Firstly, studios can choose directors in a much more deliberate way. In my opinion “Batman: The Dark Knight” is, the best superhero movie of all time. This is not because it had the biggest budget, or the most famous actors, but rather because it was directed with intent by filmmaker Christopher Nolan who successfully created a powerful dynamic between the Joker (played by Heath Ledger) and Batman (played by Christian Bale). Secondly, studios can expand the range of the superhero genre. When society envisions their “superhero’s” comic characters come to mind, yet in actuality superheroes don’t always wear capes. Much of the reason people enjoy the superhero genre is due to the basic story arch that is innate in such films. The protagonists always overcome obstacles and triumphs over the Antagonist. I believe the public is ready to view this plotline in a deeper and more varied way.

One movie I believe perfectly represents the vast possibilities of an expanded “superhero” genre is Nicolas Winding Refn’s “Drive.” This film has all the makings of a great superhero flick, with less of the flare. The film centers on a budding relationship between The Driver (Ryan Gosling) and newfound love Irene (Carey Mulligan). Refn’s cinematography is flawless as each shot exudes meaning, while Ryan Gosling’s performance is impeccable as he expresses emotions using less than 1,000 words. The film contains action, love, and suspense and is a thoroughly thrilling 100 minutes of cinema. Additionally, the director uses violence in a very intentional way. Rather than a cheap vehicle for excitement, Refn uses bloodshed to signify shifts in character and mentality. In one scene, The Driver is shown mercilessly bashing in the head of a Hetman as Irene watches. It is at this precise moment when The Driver loses his innocence in the eyes of Irene, and she sees of what he is truly capable. The violence may be brutal, and at times tough to watch, but it is far from trivial. Most importantly, however, the film follows the basic superhero model, as the protagonist (Gosling), defeats the “bad guys” and puts himself in harms way yearning to protect his love Irene, played by Carey Mulligan. During the final minutes of the film, A Real Hero by College feat. Electric Youth is played. The lyrics, “A real human being, and a real hero” are repeated a myriad of times and typify the films general meaning. Not all superheroes have great powers, not all stories are simple, and not all superhero flicks must be carbon copies.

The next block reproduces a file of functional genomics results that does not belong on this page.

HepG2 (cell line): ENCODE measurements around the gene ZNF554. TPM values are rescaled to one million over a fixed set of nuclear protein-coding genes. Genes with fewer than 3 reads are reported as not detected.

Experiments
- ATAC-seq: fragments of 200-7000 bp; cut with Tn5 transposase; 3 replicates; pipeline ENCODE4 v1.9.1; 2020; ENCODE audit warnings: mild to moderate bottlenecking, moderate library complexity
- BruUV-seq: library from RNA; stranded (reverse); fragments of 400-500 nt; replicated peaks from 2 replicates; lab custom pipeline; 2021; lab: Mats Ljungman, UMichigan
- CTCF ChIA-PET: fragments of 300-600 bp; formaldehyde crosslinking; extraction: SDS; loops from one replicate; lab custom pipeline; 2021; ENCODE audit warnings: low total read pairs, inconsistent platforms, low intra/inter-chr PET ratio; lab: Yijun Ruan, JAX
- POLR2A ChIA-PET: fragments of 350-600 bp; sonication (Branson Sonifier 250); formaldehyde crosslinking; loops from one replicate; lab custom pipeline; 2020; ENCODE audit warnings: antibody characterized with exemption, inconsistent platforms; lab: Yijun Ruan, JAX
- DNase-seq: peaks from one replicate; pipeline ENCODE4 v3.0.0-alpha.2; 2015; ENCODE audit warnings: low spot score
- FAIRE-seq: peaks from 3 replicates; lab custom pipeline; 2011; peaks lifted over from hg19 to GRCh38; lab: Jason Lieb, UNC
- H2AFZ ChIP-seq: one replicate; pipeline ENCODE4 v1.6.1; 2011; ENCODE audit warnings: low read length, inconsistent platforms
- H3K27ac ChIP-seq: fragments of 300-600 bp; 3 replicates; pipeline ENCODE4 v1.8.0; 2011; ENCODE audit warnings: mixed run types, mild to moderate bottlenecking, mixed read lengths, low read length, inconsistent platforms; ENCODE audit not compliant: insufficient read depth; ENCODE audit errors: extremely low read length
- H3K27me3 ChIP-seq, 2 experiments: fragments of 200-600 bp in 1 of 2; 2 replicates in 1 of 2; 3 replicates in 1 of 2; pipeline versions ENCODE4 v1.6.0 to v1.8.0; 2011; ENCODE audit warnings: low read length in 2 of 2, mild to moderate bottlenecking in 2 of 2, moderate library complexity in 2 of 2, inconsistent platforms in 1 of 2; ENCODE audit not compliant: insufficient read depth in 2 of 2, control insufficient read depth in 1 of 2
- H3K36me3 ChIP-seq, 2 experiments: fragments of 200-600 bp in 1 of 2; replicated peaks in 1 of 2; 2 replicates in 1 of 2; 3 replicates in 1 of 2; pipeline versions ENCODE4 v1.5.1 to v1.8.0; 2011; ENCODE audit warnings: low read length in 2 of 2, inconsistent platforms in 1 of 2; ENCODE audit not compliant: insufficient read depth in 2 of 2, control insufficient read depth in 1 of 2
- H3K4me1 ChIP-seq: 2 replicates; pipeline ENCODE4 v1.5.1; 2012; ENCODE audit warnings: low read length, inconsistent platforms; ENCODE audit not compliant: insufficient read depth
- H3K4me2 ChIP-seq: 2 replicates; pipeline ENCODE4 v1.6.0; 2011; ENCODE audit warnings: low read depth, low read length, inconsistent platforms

This film represents the best of filmmaking and what the future could hold if studios make intelligent and thoughtful decisions, centered around quality filmmakers, meaningful screenwriting, and mindful casting. If all films are created in this manner the studios will realize they can make just as much money by creating a superior product. Avengers: Age of Ultron grossed 2.8 times its production cost while Drive, with a smaller budget and far less advertising, grossed over five times its initial production cost. If studios chose to change their ways, they will reap economic benefits while providing the public with a more premium blend of films.